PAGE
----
Jan 11, 2017 | By Benedict
Scientists from Cambridge University in the UK have developed a 3D printable microscope that can be used to test water. The device uses a Raspberry Pi and a tiny camera, and is currently being tested by British charity Oxfam, which could use it to speed up water testing in remote areas.
Tech-minded folk have long recognized the huge potential of ultra-compact, ultra-affordable computers like the Raspberry Pi. However, given that some of the most popular, talked-about, or “upvoted” examples of Pi projects tend to concern things like Gameboy emulation, you’d be forgiven for forgetting that such computers can be used to carry out truly important tasks.
Thankfully, a Cambridge University research team is currently working hard to serve up a slice of seriousness from the Raspberry Pi, having developed a 3D printable microscope that can be used to test water samples for bacteria. The device could be used to determine the safety of drinking water in remote areas.
The five researchers behind the WaterScope initiative are attempting to reduce the cost of water testing in the developing world, where many are at risk of catching waterborne diseases such as cholera, dysentery, and typhoid fever.
By creating a simple, open-source device that can be fabricated, assembled, and operated by non-professionals with minimal training, the researchers hope to provide a tool that will ultimately save lives. Getting to that stage, however, has been a long journey, and the 3D printable microscope is still undergoing constant testing.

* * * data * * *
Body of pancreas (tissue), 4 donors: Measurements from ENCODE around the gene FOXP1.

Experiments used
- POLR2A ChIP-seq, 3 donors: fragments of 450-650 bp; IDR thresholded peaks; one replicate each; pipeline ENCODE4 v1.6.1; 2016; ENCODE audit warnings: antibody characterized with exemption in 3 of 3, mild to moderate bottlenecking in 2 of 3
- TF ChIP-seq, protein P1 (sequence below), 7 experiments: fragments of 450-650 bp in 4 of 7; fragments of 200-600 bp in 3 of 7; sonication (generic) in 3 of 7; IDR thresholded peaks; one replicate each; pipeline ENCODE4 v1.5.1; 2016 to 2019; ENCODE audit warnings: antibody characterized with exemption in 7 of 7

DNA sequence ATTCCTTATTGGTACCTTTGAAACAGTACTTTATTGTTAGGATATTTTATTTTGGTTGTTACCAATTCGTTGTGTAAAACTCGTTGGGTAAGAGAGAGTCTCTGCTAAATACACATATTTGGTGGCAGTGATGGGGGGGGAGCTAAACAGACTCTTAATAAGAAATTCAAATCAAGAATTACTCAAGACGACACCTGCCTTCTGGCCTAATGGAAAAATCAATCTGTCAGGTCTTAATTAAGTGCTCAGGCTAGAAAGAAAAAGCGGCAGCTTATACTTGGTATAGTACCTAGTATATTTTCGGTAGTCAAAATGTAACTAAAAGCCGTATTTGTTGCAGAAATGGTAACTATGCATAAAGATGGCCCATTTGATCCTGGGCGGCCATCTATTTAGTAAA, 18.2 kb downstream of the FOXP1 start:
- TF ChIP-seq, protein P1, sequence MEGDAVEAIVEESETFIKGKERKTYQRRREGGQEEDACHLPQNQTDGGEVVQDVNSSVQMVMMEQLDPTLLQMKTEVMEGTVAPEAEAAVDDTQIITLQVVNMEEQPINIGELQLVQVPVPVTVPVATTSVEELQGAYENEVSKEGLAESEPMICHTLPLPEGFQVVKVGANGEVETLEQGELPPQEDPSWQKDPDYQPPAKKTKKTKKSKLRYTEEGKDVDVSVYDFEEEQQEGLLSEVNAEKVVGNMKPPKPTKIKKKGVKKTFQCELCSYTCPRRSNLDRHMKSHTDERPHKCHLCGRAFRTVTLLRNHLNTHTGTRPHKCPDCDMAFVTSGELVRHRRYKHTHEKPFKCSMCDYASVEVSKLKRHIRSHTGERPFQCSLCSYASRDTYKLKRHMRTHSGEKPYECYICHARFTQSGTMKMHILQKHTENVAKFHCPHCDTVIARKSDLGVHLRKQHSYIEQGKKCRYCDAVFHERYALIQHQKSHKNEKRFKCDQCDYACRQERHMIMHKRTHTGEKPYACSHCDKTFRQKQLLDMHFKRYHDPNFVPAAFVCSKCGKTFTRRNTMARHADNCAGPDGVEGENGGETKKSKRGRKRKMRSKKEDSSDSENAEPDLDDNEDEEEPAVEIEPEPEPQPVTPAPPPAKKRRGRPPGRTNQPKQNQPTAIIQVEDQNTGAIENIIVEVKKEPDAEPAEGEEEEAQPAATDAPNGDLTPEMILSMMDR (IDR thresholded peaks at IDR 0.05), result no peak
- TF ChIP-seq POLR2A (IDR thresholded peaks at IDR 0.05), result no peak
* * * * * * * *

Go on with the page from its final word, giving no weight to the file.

One group responsible for testing the microscope is Oxfam, the UK-based international charity, which hopes to use the microscope to test water in areas where clean drinking water is scarce. But to meet World Health Organization standards, the microscope must be able to detect a single e.coli bacteria in half a cup of water.
While the new 3D printable microscope uses cheap components like the Pi and an Arduino microcontroller, its design has been carefully thought out to make the most of its 3D printed components and other parts: “Corner filleted flexure hinges are used rather than the circular cut-outs normally machined from metal, as this is a better match with the layer-by-layer fabrication method of a 3D printer,” the researchers explain.
The Cambridge researchers believe that the 3D printable microscope could be used in a range of situations, and for applications besides testing water. In their own words: “Our design has the potential to enable a wide range of experiments that are impossible with current low-performance microscopes but are difficult due to the significant size and cost of current research microscopes—time-lapse experiments requiring days or weeks of microscope time, use in constrained environments such as fume hoods or incubators, or applications in containment labs requiring disposable equipment.”
While the WaterScope 3D printable microscope can be purchased as a kit from WaterScope, it is also completely open source, with the STL files available to download through Github. With the input of other experts, the microscope could be ready to use in critical situations in a much shorter timeframe.
Being simpler, faster, and cheaper than many commercially available microscopes, the 3D printed device will hopefully be adopted by organizations and research teams—like those working at Oxfam—to perform all kinds of microscopy experiments. Until that happens, however, the Cambridge team will continue to develop its technology for a range of applications. “There is much potential for other 3D printed flexure-based mechanisms, and we intend to further investigate such applications in the future,” they say.
Posted in 3D Printing Technology
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